The Multinational Monitor

  July/August 2001 - VOLUME 22 - NUMBER 7& 8

T H E    F R O N T

Spoiled Lunch

The federal school lunch program has continuously awarded hundreds of millions of dollars in federal contracts to 12 companies that have had massive food safety recalls or violated environmental and worker safety laws, the Sierra Club charges in a June report, “Spoiled Lunch: Polluters Profiting from Federal Lunch Programs”

During the past five years, the federal government paid these companies $485 million for meat for public schools and other federal food programs.

“The animal factories producing meat for the federal School Lunch Program have polluted our air and water, experienced industrial accidents that resulted in worker deaths, and put children’s health at risk,” says Hank Graddy, of the Sierra Clubs Clean Water Committee. “Meanwhile the federal government continues to reward this bad behavior by giving irresponsible federal contractors millions of taxpayers’ dollars every year. It’s time to turn off the spigot of taxpayer money flowing to companies that violate our environmental and worker safety laws and threaten public health.”

The report reviews the records of 18 slaughterhouses and meat processing plants, owned by 12 companies that sold meat to U.S. Department of Agriculture’s School Lunch Program.

Based primarily on state and federal regulatory agencies’ records, court documents and corporate reference materials, the study provides many examples of contaminated food, worker endangerment and pollution at these slaughterhouses and processing plants:

• Tyson Food, the largest supplier of food to the School Lunch Program, racked up $102.7 million in sales from that and other programs for sales of poultry, despite a history of environmental violations at its Monett, Missouri plant.
At another Tyson’s plant in Kentucky, two workers were killed in an industrial accident.
• In 1996, John Morrell & Company paid $3 million in fines and penalties for criminal violations of the Clean Water Act at its Sioux Falls, South Dakota plant, yet continued to receive payments for sales of pork for federal nutrition programs.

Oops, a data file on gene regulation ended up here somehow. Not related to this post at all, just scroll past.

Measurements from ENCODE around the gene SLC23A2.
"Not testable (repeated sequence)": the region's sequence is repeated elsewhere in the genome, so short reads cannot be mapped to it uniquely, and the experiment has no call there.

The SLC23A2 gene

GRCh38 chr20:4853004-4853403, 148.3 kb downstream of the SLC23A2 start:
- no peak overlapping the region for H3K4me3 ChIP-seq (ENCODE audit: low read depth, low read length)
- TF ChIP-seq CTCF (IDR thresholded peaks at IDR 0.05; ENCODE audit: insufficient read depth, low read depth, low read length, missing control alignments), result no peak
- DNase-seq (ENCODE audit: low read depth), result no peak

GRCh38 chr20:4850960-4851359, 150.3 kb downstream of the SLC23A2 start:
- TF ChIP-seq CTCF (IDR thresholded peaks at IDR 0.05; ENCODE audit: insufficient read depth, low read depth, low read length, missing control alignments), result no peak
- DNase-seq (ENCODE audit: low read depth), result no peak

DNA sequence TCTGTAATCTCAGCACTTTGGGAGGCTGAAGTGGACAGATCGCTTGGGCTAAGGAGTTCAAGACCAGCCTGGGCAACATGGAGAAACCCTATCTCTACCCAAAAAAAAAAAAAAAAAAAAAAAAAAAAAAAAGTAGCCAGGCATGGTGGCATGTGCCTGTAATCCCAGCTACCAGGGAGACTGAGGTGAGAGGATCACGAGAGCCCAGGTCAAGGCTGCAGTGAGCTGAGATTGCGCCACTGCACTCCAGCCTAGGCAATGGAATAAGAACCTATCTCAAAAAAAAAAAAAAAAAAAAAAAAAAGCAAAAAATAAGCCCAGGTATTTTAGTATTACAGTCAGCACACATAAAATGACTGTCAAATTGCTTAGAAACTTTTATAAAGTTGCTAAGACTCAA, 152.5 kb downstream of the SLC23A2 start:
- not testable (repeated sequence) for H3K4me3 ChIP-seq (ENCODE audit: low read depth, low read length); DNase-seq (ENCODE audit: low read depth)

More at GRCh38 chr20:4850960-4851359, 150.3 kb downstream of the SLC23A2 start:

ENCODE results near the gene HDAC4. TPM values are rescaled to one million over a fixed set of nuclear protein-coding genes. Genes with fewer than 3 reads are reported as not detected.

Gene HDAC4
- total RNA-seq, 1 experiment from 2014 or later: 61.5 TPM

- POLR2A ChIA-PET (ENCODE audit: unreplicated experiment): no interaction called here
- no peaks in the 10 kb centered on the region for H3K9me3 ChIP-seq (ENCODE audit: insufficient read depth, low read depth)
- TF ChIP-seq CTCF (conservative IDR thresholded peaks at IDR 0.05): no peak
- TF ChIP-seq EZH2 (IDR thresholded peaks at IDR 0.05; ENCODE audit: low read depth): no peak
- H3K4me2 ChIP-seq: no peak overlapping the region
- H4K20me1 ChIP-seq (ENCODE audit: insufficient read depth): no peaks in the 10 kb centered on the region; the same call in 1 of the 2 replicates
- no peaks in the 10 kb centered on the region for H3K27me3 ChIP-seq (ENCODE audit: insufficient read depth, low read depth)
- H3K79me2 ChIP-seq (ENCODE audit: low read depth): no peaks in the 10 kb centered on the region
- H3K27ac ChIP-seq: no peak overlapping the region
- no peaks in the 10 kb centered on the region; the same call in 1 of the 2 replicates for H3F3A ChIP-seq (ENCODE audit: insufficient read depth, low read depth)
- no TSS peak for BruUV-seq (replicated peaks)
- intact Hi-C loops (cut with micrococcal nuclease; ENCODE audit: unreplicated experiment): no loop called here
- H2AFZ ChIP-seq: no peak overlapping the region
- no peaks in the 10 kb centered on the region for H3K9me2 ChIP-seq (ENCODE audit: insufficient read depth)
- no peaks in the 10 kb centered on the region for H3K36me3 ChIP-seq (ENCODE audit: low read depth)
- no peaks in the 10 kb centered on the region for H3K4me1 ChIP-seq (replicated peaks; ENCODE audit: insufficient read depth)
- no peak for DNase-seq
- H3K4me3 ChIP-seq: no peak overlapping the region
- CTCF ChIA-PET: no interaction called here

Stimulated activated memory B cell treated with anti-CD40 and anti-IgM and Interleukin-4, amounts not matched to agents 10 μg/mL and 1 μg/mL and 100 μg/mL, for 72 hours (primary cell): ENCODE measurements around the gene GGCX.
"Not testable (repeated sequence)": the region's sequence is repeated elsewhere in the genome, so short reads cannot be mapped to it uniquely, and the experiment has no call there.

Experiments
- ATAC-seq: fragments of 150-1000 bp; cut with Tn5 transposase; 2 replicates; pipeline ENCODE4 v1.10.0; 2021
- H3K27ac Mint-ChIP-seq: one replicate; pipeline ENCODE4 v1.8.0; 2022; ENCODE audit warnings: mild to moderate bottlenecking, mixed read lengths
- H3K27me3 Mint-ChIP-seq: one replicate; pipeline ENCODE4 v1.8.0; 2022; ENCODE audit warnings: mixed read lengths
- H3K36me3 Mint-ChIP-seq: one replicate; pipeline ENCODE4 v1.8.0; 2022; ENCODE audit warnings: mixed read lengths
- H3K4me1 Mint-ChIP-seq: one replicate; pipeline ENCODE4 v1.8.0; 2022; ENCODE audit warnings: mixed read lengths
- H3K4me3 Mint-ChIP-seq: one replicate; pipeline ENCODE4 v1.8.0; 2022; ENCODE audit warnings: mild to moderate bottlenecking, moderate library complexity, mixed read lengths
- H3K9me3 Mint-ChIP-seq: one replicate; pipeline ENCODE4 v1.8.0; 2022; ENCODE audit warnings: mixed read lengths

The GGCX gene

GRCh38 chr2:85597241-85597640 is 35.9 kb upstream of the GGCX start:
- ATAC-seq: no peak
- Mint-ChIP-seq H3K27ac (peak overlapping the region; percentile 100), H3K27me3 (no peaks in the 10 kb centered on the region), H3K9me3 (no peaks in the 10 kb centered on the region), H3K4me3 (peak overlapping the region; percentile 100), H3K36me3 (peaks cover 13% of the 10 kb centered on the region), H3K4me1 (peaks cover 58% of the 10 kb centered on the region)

• Between 1993 and 1997, the State of North Carolina documented at least 120 violations of pollution limits at Smithfield Packing Company’s Tar Heel plant.

Smithfield, which now owns John Morrell, is the world’s largest integrated pork producer and packer.

In December 2000, a judge with the National Labor Relations Board found that Smithfield had committed “egregious and pervasive” violations of federal labor law at its Tar Heel plant. Yet Smithfield has received $9.5 million from the sale of pork for the federal food programs since 1997.

•Over a recent eight-month period, five of the 12 companies have had to recall large quantities of contaminated food. Both Gold Kist and Supreme Beef Processors sold meat to the School Lunch Program during this time and Gold Kist, H&H Meat, IBP and Tyson have all sold food to the School Lunch Program since having had recalls.

“The strongest incentive these animal factories have to safeguard our air and water, produce safe food for schoolchildren and protect their workers is the potential loss of contracts worth millions of dollars,” says Graddy. “The federal government should contract with companies capable of abiding by our laws.”

A Tyson’s representative emphasizes that the problems highlighted in the Sierra Club report occurred a few years ago and that the company has since made a concerted effort to improve its record. One of the plants named “has not had any out of compliance incidents in two years,” he says. At the Kentucky plant, “the record has been exemplary” since the 1999 fatalities. In general, he says the Sierra Club is “taking two incidents and blowing them out of proportion.”

A spokesperson for Cargill, the owner of Excel (cited in the report for many documented permit violations at an Iowa slaughterhouse, though having received only two violation notices from Iowa regulators), was more dismissive. “I think the report was a joke ... they must have paid an intern to do a word search on the Internet,” he says. “They took information, and they twisted it, because they have an agenda and everyone knows it.”

An H&H Meat Products spokesperson argues that H&H was improperly included in the report, because the report lists only one problem for the company. “Most companies had violations repeatedly. It’s our opinion that we are not repetitive [violators],” the spokesperson said. The single reference to H&H in the Sierra Club report highlighted a November 2000 recall, triggered by U.S. Department of Agriculture testing, of approximately 58,000 pounds of ground beef patties potentially contaminated with potentially deadly E. coli 0157:H7 bacteria.